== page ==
How Much Kombucha Is Safe to Drink Every Day?
Kombucha is packed with probiotics, but some bottles have high levels of sugar and alcohol that makes them better for moderate consumption.
Once only found in the back of health food stores, today kombucha is a mainstream beverage with loyal sippers of all ages and backgrounds. Touted for it's probiotic benefits, many "booch" lovers consume it on a daily basis and by the bottle. However, many bottles on the shelf contain more than one serving and, for some, the good-for-you bacteria found in the fermented beverage is too much for daily drinking. Here's what you need to know about kombucha and how to safely sip it for the most health benefits.
What Is Kombucha?
Kombucha is a fizzy fermented and flavored tea comes in hundreds of varieties. Kombucha is made by combining brewed tea with a combination of bacteria and yeast, commonly referred to as “SCOBY,” along with a sweetener to feed the yeast. The fermentation process creates the tangy flavor and delicate effervescence that makes kombucha so adored. Fermentation also develops the gut-pleasing healthy bacteria known as probiotics that help nourish the gut.
Daina Trout, Co-Founder and Chief Mission Officer at Health-Ade explains all that kombumcha has to offer: “Kombucha is naturally rich in probiotics, prebiotics, and healthy organic acids (also known as postbiotics). All these compounds can be found in fermented foods and have demonstrated that they support a healthy microbiome when you ingest them regularly.” While you can find fermented foods like kimchi, miso and tempeh in many grocery stores, some of kombucha's popularity may be due in part to its accessibility — you can find it in most grocery stores and even gas stations. This level of saturation makes it a good option for daily consumption.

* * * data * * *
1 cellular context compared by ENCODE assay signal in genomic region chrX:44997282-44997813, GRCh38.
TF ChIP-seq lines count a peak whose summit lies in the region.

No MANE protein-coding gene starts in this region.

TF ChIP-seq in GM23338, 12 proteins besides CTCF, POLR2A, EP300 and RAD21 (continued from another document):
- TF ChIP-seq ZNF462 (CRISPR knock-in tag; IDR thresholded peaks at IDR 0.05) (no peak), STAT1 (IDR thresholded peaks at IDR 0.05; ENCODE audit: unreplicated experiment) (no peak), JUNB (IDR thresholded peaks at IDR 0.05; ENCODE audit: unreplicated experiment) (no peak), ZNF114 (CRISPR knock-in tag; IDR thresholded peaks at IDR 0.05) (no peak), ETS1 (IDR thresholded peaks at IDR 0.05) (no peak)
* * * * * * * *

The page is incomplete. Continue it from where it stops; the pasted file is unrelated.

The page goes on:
How Often Should You Drink Kombucha?
Probiotic foods like kombucha can, and should, be consumed on a daily basis. "Gut health is not just about healthy digestion — in fact, the gut is now considered central in driving immunity, energy, metabolism, mood, and even how much your skin glows!” says Trout. However, much like many foods and beverages, there is no one size fits all, so checking labels and ingredient lists is the way to go. Here are some things to keep in mind when shopping for kombucha.
Most kombuchas contain between 30 and 50 calories per 8 fluid ounces. Most containers range from 12 to 20 ounces and may contain more than 1 serving per container.
As mentioned above, fermentation requires some sugar, but the addition of multiple sugary flavorings can make kombucha overly sweet and unnecessarily high in added sugars. Look for brands sweetened with 100% fruit juice and with less than 12 grams of added sugar per serving.
Since fermentation is used in the production of alcohol, many folks wonder, will my booch give me a buzz? The answer is (generally) no. Kombucha does contain trace amounts of alcohol, but those sold as non-alcoholic beverages fall well below the allowable levels, having only about 0.5% ABV per serving (a 12 fl oz beer contains 4-5% ABV). Some brands now offer “hard” kombuchas with higher alcohol content — closer to 3% ABV —but these are marketed and sold as alcoholic beverages and should be consumed in moderation like other alcoholic drinks.
Bottom Line: Daily doses of fermented foods including kombucha can be part of a healthy diet. Check out ingredient lists to find the best fit for yours.
Dana Angelo White, MS, RD, ATC, is a registered dietitian, certified athletic trainer and owner of Dana White Nutrition, Inc., which specializes in culinary and sports nutrition. She is the author of four cookbooks First Bites: Superfoods for Babies and Toddlers, The Healthy Air Fryer Cookbook, The Healthy Instant Pot Cookbook and Healthy Quick and Easy Smoothies.
*This article was written and/or reviewed by an independent registered dietitian nutritionist.